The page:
People should not be required to be fully vaccinated against COVID-19 before they can travel internationally, according to a WHO official.
There has been much speculation in recent days about when foreign travel from Ireland might be permitted again.
On Wednesday Taoiseach Micheál Martin ruled out international travel returning before June, and said it will not be considered by the Cabinet next week.
Foreign Minister Simon Coveney also said people should not be booking holidays abroad for this summer - but a "gradual change" to the current approach to international travel is likely over the summer months.
Meanwhile, the Transport Minister Eamon Ryan said it will be "months rather than weeks" before non-essential international travel resumes.
He said he could see a case where Irish citizens with vaccine certificates could travel for non-essential reasons, such as holidays.
It comes as EU digital vaccine certificates are expected to be ready in June at the latest.
The vaccine passport could be used as proof that a person has been vaccinated against COVID-19, received a negative test result or recovered from the virus.
Dr Catherine Smallwood, Senior Emergency Officer at WHO Europe, said today that the EU strategy is welcome, but that vaccination should not be a prerequisite to travelling.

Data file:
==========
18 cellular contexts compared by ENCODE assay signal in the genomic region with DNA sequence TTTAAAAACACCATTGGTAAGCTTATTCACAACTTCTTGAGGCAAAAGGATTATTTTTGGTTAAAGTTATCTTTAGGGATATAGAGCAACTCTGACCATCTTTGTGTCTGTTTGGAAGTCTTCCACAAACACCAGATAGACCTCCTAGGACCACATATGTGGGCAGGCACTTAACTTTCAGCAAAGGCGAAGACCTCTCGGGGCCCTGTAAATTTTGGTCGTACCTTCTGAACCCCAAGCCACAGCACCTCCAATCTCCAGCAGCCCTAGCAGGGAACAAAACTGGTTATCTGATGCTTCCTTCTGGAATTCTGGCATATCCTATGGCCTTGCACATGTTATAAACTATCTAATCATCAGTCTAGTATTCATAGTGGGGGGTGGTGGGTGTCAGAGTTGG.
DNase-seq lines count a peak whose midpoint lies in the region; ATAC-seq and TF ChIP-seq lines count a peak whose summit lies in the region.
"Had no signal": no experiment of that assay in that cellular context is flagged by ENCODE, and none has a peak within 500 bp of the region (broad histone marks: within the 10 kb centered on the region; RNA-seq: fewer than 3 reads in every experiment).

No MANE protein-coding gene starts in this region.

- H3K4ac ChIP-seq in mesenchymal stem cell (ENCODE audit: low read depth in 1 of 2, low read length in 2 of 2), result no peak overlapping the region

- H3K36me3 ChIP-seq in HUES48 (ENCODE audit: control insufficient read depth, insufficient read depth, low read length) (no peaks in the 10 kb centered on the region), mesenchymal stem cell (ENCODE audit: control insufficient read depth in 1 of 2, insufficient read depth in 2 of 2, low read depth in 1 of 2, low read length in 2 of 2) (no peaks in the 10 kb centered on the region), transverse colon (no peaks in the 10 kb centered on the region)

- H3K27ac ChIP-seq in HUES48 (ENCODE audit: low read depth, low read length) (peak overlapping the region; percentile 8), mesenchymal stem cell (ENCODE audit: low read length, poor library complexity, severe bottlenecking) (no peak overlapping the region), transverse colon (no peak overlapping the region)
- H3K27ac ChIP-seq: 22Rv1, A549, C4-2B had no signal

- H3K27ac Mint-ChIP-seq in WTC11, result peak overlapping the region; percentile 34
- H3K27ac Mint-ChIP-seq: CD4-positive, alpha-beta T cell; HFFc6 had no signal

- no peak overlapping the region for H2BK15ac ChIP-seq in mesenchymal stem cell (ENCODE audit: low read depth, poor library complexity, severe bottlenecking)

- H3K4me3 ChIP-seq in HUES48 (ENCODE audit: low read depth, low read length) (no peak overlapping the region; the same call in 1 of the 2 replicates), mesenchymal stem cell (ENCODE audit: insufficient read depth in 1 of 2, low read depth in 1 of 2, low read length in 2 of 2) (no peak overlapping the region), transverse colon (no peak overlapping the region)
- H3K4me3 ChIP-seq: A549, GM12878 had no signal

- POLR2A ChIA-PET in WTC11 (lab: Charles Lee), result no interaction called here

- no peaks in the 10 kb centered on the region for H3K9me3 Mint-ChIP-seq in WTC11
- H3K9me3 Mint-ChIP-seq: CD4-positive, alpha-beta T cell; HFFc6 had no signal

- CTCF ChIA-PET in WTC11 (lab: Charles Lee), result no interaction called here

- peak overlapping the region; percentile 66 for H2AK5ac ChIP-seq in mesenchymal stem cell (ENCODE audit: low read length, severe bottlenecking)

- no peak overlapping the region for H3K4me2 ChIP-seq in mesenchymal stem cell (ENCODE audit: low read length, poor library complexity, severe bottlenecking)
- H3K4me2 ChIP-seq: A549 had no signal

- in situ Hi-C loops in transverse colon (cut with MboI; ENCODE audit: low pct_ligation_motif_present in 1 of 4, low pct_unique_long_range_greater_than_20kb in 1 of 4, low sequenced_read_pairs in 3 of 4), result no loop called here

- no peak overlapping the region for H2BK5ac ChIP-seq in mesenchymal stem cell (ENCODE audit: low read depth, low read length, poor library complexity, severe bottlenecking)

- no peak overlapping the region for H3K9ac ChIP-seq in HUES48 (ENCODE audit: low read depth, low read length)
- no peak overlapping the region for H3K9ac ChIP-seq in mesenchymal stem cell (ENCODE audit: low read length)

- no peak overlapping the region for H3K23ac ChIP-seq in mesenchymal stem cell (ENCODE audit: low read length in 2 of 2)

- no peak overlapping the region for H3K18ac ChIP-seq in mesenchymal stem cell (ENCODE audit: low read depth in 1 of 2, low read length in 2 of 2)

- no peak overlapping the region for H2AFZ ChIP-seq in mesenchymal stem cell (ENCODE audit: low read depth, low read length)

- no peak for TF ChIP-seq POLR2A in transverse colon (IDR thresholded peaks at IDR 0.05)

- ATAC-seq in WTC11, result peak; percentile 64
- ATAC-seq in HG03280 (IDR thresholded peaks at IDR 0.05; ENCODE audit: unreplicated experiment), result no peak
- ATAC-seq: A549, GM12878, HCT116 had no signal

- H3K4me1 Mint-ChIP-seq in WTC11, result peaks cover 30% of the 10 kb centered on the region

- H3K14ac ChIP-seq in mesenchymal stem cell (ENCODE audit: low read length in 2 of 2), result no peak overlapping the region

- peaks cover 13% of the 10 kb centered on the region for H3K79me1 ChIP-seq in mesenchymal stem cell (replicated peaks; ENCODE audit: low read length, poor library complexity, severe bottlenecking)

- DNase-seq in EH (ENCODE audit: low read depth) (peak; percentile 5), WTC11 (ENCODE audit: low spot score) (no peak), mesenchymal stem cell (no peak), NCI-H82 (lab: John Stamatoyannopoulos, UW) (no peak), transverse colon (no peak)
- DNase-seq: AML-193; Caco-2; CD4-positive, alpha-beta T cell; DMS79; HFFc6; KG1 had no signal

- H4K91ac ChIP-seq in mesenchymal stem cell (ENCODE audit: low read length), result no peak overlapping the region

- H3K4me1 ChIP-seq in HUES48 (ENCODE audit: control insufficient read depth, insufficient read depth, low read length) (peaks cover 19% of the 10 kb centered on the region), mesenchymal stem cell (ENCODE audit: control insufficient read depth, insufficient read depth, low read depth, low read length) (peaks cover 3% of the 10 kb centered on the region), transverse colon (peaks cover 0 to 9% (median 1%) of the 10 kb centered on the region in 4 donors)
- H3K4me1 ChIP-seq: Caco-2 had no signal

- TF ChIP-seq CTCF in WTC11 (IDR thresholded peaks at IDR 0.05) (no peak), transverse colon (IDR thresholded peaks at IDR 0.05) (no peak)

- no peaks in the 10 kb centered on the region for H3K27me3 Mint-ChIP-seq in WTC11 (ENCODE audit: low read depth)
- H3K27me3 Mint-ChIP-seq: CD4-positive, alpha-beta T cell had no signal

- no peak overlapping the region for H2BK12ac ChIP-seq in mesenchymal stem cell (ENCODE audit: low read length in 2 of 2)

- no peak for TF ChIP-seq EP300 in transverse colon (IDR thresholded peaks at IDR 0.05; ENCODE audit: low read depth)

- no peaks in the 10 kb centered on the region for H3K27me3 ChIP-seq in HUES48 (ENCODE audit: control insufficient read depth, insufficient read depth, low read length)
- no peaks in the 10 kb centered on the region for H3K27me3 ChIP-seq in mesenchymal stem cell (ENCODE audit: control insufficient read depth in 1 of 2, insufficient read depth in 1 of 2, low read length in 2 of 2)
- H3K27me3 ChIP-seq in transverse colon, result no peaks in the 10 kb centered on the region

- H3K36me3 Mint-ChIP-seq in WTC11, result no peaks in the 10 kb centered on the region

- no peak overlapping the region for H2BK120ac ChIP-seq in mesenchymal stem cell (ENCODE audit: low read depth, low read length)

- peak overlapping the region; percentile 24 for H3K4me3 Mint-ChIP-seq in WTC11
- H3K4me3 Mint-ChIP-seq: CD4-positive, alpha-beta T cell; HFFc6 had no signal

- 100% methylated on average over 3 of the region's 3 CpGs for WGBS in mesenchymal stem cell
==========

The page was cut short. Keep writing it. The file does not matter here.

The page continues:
"Our position has been very much that we need to facilitate essential travel, that essential travel is absolutely a right," she told Newstalk Breakfast with Susan Keogh.
"We allow for specific requirements to be put in place on a basis of risk, so if there is a level of risk that is present for international travel then certain specific things, like testing, like quarantine in some countries, can be put in place and that needs to be determined on the basis of the national situation
"In terms of the vaccination, our position is very clear, vaccination should not be a condition to travel and people who have not received the vaccine should not be prevented from travelling.
"However, it could be that vaccination makes travel more easy for people have received their complete series of vaccination and they might do that by removing some of the more restrictive requirements that are placed on travellers."
Dr Smallwood added: "I know the EU have put in place a strategy for that to happen before the end of the summer, that is something we would certainly endorse in term of looking at the level of risk and applying a risk basis
"The risk is not only the epidemiology in one country versus another, but is also the ability to say for an individual what is the risk of that person in terms of transmitting the disease or being immune from the disease, whether it's from vaccine-induced immunity or whether it's from having the disease very recently and having recovered."
She also acknowledged that coronavirus vaccine supply issues have "hampered the global response", not just in the EU.
"I think in the EU what we've seen is a quite well-organised distribution of vaccine through the procurement mechanism that has allowed all countries in the EU to move ahead in a gradual and relatively similar way," she said.
"Imagine if several countries had gone ahead and vaccinated completely and other countries were left without anything and I think moving ahead together is the message we've had at the WHO and I think that's happening in the EU as well."